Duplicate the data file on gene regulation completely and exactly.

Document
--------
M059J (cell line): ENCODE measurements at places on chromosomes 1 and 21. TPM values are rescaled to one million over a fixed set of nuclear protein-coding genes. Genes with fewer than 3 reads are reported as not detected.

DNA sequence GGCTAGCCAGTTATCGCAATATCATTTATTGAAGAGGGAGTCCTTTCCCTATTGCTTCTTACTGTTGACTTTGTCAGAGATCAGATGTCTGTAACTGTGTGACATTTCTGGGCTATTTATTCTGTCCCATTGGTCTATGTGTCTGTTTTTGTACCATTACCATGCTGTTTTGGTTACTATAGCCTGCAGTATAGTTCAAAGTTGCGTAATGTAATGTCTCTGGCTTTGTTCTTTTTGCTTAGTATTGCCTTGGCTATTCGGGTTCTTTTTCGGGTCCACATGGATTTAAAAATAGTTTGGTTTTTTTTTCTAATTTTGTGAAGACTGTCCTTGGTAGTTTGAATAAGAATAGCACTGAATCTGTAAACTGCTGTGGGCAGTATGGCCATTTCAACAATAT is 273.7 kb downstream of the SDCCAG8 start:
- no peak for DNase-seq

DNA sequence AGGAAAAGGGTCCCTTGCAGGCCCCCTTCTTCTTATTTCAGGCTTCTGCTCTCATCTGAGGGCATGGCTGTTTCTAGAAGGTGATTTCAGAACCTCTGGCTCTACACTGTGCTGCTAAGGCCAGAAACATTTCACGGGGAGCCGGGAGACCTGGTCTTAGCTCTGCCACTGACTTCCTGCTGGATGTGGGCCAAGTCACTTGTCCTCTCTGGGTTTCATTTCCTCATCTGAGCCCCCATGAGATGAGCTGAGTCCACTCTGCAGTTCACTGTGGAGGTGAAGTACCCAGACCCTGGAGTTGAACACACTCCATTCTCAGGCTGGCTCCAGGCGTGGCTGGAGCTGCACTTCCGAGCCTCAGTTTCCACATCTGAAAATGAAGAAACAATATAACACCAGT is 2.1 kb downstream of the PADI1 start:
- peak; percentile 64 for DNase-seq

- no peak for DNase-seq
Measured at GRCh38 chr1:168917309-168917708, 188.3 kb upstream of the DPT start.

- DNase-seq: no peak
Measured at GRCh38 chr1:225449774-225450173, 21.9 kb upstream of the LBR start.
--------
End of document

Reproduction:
M059J (cell line): ENCODE measurements at places on chromosomes 1 and 21. TPM values are rescaled to one million over a fixed set of nuclear protein-coding genes. Genes with fewer than 3 reads are reported as not detected.

DNA sequence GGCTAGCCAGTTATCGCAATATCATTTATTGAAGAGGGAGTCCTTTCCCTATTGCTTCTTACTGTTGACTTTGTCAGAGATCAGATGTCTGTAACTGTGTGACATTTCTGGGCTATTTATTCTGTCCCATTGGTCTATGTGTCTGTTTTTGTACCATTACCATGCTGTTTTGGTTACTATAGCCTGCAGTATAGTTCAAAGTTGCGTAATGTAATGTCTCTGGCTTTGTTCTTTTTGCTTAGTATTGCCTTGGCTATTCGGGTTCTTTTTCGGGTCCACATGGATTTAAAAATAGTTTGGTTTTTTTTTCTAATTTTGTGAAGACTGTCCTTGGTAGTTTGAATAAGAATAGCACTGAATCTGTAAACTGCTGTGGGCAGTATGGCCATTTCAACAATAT is 273.7 kb downstream of the SDCCAG8 start:
- no peak for DNase-seq

DNA sequence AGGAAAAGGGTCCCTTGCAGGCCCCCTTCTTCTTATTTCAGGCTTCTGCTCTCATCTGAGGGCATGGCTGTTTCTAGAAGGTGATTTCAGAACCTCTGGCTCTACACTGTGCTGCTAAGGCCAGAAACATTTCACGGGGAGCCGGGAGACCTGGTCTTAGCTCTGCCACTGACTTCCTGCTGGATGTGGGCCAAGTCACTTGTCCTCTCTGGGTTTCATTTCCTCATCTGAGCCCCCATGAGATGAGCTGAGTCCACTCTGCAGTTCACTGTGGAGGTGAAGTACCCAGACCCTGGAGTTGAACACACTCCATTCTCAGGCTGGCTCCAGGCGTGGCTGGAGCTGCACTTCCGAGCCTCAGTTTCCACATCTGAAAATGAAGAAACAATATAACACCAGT is 2.1 kb downstream of the PADI1 start:
- peak; percentile 64 for DNase-seq

- no peak for DNase-seq
Measured at GRCh38 chr1:168917309-168917708, 188.3 kb upstream of the DPT start.

- DNase-seq: no peak
Measured at GRCh38 chr1:225449774-225450173, 21.9 kb upstream of the LBR start.